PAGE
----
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Posts Tagged ‘sears home’

Oh MY! Look What We Found in Herndon!

December 17th, 2014 Sears Homes 3 comments

You really should join us in the Sears Homes group on Facebook.

The old house aficionados in that group are a wild and wooly bunch who really know how to have a good time! ;)

After a recent blog on the “GVT Tower House” in Herndon and some very interesting banter amongst the night owls, Rachel Shoemaker and I started poking around the small town of Herndon (via Bing Maps) to see what else we could find.

Unfortunately, a surfeit of trees prevented us from seeing much, but I discovered a Sears Winona (seriously altered by a lot of remodeling) and Rachel found the crème de la crème of kit homes, The Gordon Van Tine, “Brentwood.”

Oh, it gets better.

The Gordon Van Tine Brentwood with matching “Ajax” garage.

Ooh la la!

And in Herndon! Who knew?

That’s two rare Gordon Van Tine mail-order kit homes in one small Northern, Virginian town.

Who in the world is Rosemary Thornton?

Maybe there’s a Sears Magnolia hiding in there somewhere!

To read about the other Gordon Van Tine home, click here.

Many thanks to Rachel Shoemaker for finding the GVT Brentwood, and for supplying the GVT catalog images shown below!

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Amongst the trees and bushes of Herndon, we discovered a Sears Winona (1916 catalog).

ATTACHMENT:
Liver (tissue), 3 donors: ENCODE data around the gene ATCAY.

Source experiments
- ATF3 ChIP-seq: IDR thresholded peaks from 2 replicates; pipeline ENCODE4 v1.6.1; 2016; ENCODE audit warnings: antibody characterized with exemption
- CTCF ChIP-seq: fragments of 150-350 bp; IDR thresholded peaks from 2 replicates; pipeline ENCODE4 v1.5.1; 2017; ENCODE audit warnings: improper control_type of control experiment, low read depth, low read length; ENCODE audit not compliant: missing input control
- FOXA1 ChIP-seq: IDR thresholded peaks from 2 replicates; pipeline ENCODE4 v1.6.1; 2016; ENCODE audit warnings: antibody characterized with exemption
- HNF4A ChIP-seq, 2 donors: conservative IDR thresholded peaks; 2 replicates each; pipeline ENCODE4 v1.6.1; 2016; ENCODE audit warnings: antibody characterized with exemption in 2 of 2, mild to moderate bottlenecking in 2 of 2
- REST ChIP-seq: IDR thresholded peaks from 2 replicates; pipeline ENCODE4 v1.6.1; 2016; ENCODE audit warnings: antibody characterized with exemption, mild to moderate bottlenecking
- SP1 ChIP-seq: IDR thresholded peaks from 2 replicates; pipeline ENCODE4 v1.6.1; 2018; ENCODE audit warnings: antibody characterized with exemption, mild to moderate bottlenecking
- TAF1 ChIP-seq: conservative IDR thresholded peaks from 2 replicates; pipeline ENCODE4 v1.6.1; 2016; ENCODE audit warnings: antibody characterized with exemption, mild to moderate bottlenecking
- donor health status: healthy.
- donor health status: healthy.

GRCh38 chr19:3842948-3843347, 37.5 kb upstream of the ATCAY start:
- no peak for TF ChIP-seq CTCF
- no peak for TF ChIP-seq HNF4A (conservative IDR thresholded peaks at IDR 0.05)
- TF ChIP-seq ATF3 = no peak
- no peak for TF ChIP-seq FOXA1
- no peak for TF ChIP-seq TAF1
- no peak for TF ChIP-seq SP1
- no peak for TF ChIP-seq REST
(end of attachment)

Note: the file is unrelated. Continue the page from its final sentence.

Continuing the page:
Amongst the trees and bushes of Herndon, we discovered a Sears Winona (1916 catalog).

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Its a crummy

It's a fairly crummy image snagged off Bing Maps, but it's almost certainly a Sears Winona. From the five-piece eave brackets to the original porch railing and porch roof, it's a fine match.

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And heres the find of the MONTH!

And here's the find of the MONTH! The Gordon Van Tine "Brentwood" (Model 711).

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And you thought kit homes were just crummy little boxes?

And you thought "kit homes" were just crummy little boxes?

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house

Admittedly, it is somewhat unusual for mail-order houses to have a "Maid's Room."

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The typical mail-order kit home had 12,000 pieces and was shipped by train to its destination. The pieces and parts were carefully sorted and stacked, and would usually fit in a single boxcar. I suspect the GVT Brentwood took two boxcars!i

The typical mail-order kit home had 12,000 pieces and was shipped by train to its destination. The pieces and parts were carefully sorted and stacked, and would usually fit in a single boxcar. I suspect the GVT Brentwood took two boxcars!i

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And there it is, in the flesh, a perfect Gordon Van Tine #711.

And there it is, in the flesh, a perfect Gordon Van Tine #711. Rachel Shoemaker flew her little Bing Airplane over top of the house and confirmed (by viewing the back side) that it is indeed a GVT 711.

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And tucked away behind the house is a Gordon Van Tine garage.

And tucked away behind the house is a Gordon Van Tine garage.

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Ever wonder what those boxcars looked like? A lot like this.

Ever wonder what those boxcars looked like? A lot like this.

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Who in the world is Rosemary Thornton?

Maybe there’s a Sears Magnolia hiding in there somewhere!

To read about the other Gordon Van Tine home, click here.

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The Little GVT Tower House Mystery: Solved!